I sprang out of bed at the chime of my cell phone alarm at 4:30am yesterday. I quietly got ready for the day, gathered my things, and quietly closed the hotel room door behind me as to not disturb my sleeping family. I headed downstairs to the lobby to meet some friends and to walk over to the light rail station that would take us to the start line.
In just a few short hours I would be lining up with over 11,000 other runners to run the Twin Cities Marathon.
It would be my 4th time, and I had expectations of a personal best as I had been training hard. My long runs had never gone smoother. I had done more hill and speed training, and my legs felt rested and strong from the two week taper period. I entered my starting corral and quickly found the pace runner that would help guide runners to a finishing time of 3 hours and 45 minutes.
If I could meet that goal, I would beat my previous best by 20 minutes.
At 8:00am the wheelchair race started, and shortly after that the elite runners. They then delay for 8 minutes as to allow those groups to get a sizable start as to not have the rest of us get in the way of potential records. When the announcer finally said, “Runners ready? GO!” goose bumps formed as I made my way to the starting line, and broke into a run just feet away from the pacer I was determined to stay with.
Unfortunately, it quickly became clear that I would not run a personal best.
I slowly watched the balloons on the stick the pacer was holding get further and further ahead of me. By mile 6 I couldn’t see them anymore.
At that point, I had very important decision to make that would likely dictate how the rest of my run would go. I could wallow in failure for the next twenty miles, or I could accept the fact that I had misjudged my conditioning, and simply enjoy the race and whatever finishing time came with it. Knowing full well the impacts of negative thoughts when exhaustion would set in later in the race, I chose acceptance, adjusted my pace to be comfortable, and continued on.
I interacted with the crowds lining the streets. When there was a line of children holding out their hands raising a sign saying, “Free high fives!” I swerved to the side and touched as many as I could. When I saw signs with a big star and the words “Press for Power” I did it. Every single time. I pointed and laughed at signs with sayings such as, “Run Like a liberal is chasing you!” and “You’re running better than the government,” and my personal favorite, “Smile if you’re not wearing underwear.”
By mile 21, I had hit the infamous wall. My hips and groin were killing me, but strangely enough my actual legs felt fine. I looked up at a very long and steep hill and decided I was going to run up it as a small personal victory. About three quarters of the way up, I saw a familiar face out of the corner of my eye. I saw my brother-in-law and my son screaming words of encouragement at me. I high fived them as a smile burst on to my face. About 50 feet later I saw my daughter and my wife also on the side of the road cheering me on. Tears rolled down my cheeks, and I felt like someone had just breathed life back into my lungs.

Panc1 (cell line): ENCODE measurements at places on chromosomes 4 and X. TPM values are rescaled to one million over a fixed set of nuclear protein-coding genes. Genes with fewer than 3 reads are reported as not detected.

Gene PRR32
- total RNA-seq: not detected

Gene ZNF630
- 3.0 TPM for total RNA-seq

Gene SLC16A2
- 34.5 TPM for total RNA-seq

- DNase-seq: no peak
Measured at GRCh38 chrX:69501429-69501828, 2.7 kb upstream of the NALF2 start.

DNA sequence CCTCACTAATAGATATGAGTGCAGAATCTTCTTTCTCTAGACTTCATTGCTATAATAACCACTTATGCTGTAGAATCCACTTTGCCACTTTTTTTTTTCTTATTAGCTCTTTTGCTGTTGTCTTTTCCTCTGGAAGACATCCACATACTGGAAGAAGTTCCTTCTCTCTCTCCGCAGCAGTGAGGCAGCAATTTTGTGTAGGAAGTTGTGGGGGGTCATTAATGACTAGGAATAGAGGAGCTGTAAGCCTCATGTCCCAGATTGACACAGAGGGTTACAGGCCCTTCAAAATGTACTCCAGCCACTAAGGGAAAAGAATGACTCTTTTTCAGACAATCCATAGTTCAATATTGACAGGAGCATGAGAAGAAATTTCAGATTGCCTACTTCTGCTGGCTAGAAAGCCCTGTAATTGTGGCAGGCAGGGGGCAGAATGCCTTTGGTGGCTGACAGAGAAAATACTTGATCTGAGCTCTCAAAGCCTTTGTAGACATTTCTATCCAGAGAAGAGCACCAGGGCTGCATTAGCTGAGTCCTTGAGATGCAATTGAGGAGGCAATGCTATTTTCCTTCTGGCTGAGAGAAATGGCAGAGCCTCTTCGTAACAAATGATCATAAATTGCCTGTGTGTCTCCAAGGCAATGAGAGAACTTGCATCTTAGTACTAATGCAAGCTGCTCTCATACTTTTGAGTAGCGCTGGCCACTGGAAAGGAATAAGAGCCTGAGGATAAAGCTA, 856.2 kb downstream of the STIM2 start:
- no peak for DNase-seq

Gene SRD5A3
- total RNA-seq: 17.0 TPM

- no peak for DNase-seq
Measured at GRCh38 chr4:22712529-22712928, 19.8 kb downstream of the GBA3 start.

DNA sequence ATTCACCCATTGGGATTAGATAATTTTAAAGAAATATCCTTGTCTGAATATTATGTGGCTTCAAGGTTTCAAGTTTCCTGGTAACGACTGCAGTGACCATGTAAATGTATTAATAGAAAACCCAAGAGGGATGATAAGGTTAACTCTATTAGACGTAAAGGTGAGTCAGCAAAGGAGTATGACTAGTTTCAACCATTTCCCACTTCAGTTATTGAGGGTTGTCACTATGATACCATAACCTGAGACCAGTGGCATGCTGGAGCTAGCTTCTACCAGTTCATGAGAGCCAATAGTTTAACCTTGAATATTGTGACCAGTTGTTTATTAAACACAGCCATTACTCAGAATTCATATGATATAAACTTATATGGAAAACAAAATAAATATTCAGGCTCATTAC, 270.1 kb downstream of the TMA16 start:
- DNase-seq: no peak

The next 5 miles were essentially a run/walk. I don’t remember much about them to be honest, but I know they were not easy. At about mile 25.5 I turned a corner to the left, and stood atop a hill looking down on two hook and ladder trucks hoisting a gigantic American Flag waving over the road, with the state capital in the distance.
I breathed a sigh of relief as every ounce of pain melted away.
With the Cathedral of St Paul on my left, I began my descent towards the finish line, breaking into a sprint. The street was lined with crowds of people shouting at anybody and everybody. I could hear the announcer at the finish line reading off the names of those crossing into the promised land. I found my family on the right side of the street, about a hundred yards from the end. Another brother-in-law and his kids, as well as my mother and father-in-law had joined them. I raised my hand in victory, and high fived each of them. I crossed the finish line in 4:25:41. Twenty minutes slower than my previous best, and 40 minutes slower than my goal.
I couldn’t have cared less about my time. My marathon experience was everything I had hoped it would be.
The journey of life will not always be what you had planned for. You can take a route of self-pity and failure, or you can accept those twists and turns, adjust accordingly and enjoy whatever happens. I promise you that acceptance and enjoyment is a much better choice.
On the other hand, you get the life you train for. I read an article about a week ago that talked about the dangers of adjusting your pace on race day. The article suggested that it’s OK to slow your pace due to weather conditions, but never push your pace to try to get a better time. Run the pace you trained for. I felt enlightened at both the common sense and brilliance of the phrase. I also felt stupid. I’ve been a runner for most of my 40 years of life. Never, ever have I trained for a specific pace. I just put in the miles, do the speed work and the long runs and then hope it magically translates to a personal best. Looking back, I had trained only to finish, and that’s exactly what I did.
Today I begin training for my next marathon. It is Grandma’s Marathon in Duluth, MN on June 20th, 2015. My legs need to heal before I can lace up my running shoes again, but I’m already mentally preparing. While I’m satisfied with yesterday’s marathon experience, I want a very different experience in June. I have aspirations of bettering my time and eventually qualifying for the Boston marathon. This experience has taught me that I will have to train very differently if I want to achieve my ultimate goals.
Are you training for the life you want?